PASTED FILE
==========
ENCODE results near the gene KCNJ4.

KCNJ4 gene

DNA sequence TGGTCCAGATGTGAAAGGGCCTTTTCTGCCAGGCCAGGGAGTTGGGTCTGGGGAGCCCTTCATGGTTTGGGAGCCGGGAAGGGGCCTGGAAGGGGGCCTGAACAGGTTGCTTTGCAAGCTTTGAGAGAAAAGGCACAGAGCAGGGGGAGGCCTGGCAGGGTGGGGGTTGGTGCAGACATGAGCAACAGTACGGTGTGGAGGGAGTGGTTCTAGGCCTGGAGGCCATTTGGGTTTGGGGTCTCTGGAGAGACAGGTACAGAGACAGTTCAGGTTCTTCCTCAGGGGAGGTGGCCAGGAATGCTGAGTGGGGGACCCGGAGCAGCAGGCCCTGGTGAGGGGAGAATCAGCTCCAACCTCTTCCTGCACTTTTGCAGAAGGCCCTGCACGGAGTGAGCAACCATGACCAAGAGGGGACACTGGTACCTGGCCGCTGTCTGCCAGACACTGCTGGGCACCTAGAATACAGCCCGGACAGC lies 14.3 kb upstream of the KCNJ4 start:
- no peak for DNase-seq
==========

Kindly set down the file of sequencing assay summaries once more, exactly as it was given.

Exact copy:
ENCODE results near the gene KCNJ4.

KCNJ4 gene

DNA sequence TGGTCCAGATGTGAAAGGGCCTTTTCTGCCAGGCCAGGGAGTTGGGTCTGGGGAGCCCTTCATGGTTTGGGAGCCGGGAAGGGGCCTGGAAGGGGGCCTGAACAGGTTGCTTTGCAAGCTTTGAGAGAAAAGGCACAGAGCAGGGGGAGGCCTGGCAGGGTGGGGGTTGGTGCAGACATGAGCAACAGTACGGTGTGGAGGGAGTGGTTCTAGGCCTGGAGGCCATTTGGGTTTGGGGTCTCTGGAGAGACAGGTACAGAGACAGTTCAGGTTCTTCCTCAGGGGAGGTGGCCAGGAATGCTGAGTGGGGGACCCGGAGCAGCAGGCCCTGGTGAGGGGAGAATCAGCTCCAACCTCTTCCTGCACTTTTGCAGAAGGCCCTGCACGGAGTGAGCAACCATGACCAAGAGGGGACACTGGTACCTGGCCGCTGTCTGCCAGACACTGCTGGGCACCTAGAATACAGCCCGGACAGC lies 14.3 kb upstream of the KCNJ4 start:
- no peak for DNase-seq